(Your business phone line rings…)
“Hello, I’m Attorney John Smith, and I am representing Mrs. Jones who came to your shop last week. It appears that your technician left the lug nuts on her vehicle loose and she has been in an accident that totaled her car and caused bodily injury. We are accepting her case and will be filing a lawsuit.”
As you stand there pondering all your years of hard work and the sacrifices you made to build your business, it all flashes before you as you face the stark reality of having to not only go through a legal proceeding, but also face the negative ramifications of such an incident on social media and possibly the news media, as well as rebuilding trust in the community. All because industry processes weren’t followed, and a 50-cent piece of metal wasn’t properly secured. Do I have your attention now?
This isn’t a theoretical classroom exercise and it may be one you’ll face in the future. We can’t prevent losses like this from ever happening, but we can be proactive in putting processes in place that greatly diminish the possibility. Many people think we must tighten lug nuts until they can’t turn anymore. Nothing could be further from the truth. We measure torque, but the goal is to achieve proper clamping force. In addition to torqueing lug nuts to spec, there are other factors that need to be considered. TIA’s certified training is one good source of information. Downloadable articles can be posted in a conspicuous place and used in safety meetings.about:blank
R.I.S.T. and Other Safeguards
TIA has developed the R.I.S.T. procedure, which stands for Remove debris, Inspect the lugs and mating surfaces, Snug the lug nuts and Torque to spec. Overlooking the first two steps could negate the benefits of the latter two. Taking the time to clean the mating surfaces of any visible rust, grease and corrosion will help prevent vibration caused by uneven surfaces and joint settling that can occur when the mating surfaces have rust or debris that falls out over time. This can lead to decreased clamping force. To do the job properly, inspecting the mating surfaces and lug holes goes beyond a quick glance.
Recently, I was asked to install a set of wheels that were powder-coated black by a local company (see Photo 1). The painter didn’t mask the mounting pad, centerbore or the lug seat surfaces. The centerbore of the wheel would not fit over the hub on the rotor due to the thickness of the coating. I had to sand the paint off to get the wheel to fit back on the hub. The other issue was that the mounting pad and lug nut seats of the wheel were now thick with paint, which compresses over time. I was not able to remove the paint on this area, so I torqued the lugs to spec and informed the owner that he will need to sand these surfaces and check the torque periodically.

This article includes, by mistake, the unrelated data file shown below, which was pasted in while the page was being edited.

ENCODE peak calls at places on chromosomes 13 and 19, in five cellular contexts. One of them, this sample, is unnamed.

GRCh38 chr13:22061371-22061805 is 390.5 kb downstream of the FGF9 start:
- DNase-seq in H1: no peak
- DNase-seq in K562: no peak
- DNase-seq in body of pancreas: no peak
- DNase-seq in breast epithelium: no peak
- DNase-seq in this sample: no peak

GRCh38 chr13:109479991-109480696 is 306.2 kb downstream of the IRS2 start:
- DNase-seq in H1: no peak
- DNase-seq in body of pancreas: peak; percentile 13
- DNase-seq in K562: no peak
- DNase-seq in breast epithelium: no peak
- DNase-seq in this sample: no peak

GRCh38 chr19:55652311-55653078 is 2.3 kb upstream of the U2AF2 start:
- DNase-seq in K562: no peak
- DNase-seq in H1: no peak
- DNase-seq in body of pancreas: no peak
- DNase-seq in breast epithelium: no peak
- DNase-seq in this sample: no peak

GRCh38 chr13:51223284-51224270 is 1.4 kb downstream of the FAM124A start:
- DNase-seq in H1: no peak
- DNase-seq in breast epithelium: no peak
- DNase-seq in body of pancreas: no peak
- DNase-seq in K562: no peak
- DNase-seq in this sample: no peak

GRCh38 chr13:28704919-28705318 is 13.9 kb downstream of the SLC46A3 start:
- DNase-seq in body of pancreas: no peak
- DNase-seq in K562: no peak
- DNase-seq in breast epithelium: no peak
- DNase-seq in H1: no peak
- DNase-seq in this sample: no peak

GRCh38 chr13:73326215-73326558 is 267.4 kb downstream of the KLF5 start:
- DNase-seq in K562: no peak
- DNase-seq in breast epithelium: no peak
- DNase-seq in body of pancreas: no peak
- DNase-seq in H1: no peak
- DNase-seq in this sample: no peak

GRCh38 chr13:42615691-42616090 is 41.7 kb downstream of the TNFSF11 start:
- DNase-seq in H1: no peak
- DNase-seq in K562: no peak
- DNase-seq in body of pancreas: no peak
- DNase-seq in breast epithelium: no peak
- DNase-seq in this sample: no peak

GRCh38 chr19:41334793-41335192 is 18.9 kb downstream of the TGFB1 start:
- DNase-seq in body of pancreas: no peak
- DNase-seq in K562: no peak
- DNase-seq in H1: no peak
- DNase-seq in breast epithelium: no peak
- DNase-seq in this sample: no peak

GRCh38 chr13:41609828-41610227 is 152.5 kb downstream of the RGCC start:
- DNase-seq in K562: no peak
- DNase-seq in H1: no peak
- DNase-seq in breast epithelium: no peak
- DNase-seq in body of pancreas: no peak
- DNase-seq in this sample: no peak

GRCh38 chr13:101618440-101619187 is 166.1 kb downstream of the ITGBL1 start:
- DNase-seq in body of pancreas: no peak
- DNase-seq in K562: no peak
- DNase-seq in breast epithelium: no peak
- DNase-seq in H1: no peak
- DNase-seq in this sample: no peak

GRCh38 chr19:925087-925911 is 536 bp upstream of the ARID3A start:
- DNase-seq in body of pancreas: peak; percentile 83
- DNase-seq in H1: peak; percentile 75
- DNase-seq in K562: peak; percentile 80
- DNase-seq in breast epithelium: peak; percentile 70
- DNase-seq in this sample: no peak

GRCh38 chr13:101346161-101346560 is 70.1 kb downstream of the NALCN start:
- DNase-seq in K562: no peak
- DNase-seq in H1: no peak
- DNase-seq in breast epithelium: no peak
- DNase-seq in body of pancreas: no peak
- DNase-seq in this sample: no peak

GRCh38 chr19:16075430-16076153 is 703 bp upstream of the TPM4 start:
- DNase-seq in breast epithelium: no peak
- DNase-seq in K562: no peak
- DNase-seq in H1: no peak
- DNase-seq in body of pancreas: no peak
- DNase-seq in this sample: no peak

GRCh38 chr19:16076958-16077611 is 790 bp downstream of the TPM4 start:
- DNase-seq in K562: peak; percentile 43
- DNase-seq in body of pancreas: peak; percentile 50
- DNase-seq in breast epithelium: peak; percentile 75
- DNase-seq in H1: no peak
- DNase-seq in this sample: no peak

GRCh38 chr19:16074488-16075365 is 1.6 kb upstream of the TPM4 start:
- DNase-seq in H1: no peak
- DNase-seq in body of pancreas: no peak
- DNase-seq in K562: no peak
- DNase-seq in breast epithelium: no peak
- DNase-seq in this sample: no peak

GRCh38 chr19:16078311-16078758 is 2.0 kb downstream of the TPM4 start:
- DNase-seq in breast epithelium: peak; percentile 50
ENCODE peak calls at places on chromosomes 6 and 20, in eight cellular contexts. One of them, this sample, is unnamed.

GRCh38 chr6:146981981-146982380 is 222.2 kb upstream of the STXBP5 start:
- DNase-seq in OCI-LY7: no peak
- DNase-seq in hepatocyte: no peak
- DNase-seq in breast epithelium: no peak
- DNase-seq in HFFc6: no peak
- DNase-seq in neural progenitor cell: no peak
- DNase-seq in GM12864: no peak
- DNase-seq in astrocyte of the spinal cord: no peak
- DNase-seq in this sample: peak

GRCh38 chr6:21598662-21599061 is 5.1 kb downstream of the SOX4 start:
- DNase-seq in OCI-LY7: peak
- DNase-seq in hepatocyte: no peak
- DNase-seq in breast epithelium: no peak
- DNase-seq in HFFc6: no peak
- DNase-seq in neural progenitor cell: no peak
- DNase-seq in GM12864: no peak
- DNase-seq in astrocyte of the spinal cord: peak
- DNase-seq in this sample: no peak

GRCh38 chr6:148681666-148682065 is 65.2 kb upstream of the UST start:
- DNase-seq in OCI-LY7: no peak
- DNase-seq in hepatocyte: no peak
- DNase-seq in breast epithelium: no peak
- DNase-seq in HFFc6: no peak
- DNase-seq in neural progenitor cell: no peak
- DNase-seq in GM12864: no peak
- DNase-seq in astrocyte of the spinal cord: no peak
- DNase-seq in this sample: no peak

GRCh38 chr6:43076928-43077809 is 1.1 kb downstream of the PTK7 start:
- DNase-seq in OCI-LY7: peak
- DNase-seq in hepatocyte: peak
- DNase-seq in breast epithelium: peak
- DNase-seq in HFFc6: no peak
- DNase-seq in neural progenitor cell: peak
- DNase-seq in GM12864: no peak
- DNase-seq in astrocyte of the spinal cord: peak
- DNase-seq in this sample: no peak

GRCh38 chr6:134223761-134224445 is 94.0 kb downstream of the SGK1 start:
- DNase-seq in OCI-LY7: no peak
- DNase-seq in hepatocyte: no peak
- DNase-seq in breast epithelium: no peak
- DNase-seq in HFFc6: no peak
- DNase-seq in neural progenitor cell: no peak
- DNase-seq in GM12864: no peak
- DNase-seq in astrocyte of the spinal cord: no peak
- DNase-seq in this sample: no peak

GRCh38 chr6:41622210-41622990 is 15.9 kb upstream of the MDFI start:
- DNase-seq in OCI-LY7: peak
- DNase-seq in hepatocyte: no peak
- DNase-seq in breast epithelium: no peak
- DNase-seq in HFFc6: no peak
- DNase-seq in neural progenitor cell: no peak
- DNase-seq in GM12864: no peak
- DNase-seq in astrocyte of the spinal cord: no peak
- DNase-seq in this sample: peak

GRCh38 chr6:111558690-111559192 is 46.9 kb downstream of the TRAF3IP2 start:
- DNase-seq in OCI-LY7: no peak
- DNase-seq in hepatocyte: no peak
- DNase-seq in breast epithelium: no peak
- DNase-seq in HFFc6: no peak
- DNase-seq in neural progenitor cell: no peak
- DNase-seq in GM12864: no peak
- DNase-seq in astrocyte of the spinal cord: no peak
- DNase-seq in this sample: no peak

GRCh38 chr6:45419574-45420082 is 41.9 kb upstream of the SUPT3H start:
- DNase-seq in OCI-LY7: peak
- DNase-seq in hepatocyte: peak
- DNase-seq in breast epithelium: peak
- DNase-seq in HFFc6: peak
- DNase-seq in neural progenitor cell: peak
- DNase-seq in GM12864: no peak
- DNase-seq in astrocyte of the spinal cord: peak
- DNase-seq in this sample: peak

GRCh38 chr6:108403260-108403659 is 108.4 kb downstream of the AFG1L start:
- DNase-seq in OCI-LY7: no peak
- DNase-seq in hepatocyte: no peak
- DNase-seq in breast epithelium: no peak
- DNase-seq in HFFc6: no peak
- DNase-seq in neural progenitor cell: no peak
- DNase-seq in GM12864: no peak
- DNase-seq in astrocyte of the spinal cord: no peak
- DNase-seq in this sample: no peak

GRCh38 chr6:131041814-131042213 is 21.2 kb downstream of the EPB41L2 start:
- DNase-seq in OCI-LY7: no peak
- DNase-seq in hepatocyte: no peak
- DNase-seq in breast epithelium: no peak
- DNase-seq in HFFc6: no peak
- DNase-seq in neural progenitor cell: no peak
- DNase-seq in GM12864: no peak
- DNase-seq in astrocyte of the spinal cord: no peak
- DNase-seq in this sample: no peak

Another commonly overlooked item are Tinnerman clips (see Photo 2). If the vehicle has aftermarket wheels, be sure to look at the back of the wheel to see if the mounting pad is smooth. If it is and there are Tinnerman clips over the factory lug studs, immediately remove these clips. Leaving them on will cause a vibration problem, at the very least.
Next, if you are installing aftermarket wheels that are lug centric, you must rotate the assembly while running the lugs down by hand in a star pattern. This causes the lugs to center the wheel. If you let the wheel hang on the lug studs and run the lugs on with an impact gun, this can lead to a false torque reading. As the vehicle is driven, it will experience a vibration and the wheel can loosen up.
Another aspect of the “snug process” is to use torque sticks that are rated at 60% of the final torque value. Most techs use pneumatic impact guns, which can have a wide range of torque depending on the amount of air pressure and volume. Using a torque stick to reach the final torque value is not always accurate. Think about how many drains on air from other tools or equipment are running at the same time that causes variations with the impact gun. For this reason, always secure the lugs with a calibrated clicker or digital torque wrench. These wrenches must be calibrated periodically or replaced. If yours have been in the shop for more than a year, it is time to have them calibrated and verified.
So, where do you find the correct torque value? One source is the TIA TPMS Relearn Guide that includes lug nut torque (in the far-right column) for any vehicle that came with TPMS dating back to the early 2000s. If you are working on a trailer or older vehicle where data like this is harder to find, you can use the accepted guide produced by the SEMA Wheel and Tire Council that shows torque values for different-sized lug studs.
Lastly, center-lock wheels (see Photo 3) are unique in that you need to use a special tool to release a spline lock in the center of the hub that allows you to unscrew the lock ring. For installation, the surface of the wheel hub needs to be coated with anti-seize lubricant. In this example using a ¾-in. torque wrench or the torque multiplier tool from Porsche, aim for the mid-400 ft.-lbs., depending on the model. Then, back off a quarter turn and finally retorque to spec. It is critical here that the spline lock completely pops back out and is flush with the outer edge of the hub (see Photo 4). If not, the wheel could come loose.
These are just some of the variables that need to be managed in your shop to secure the wheels and ensure safe and reliable wheel service for your customers.
This article appears courtesy of Tire Review.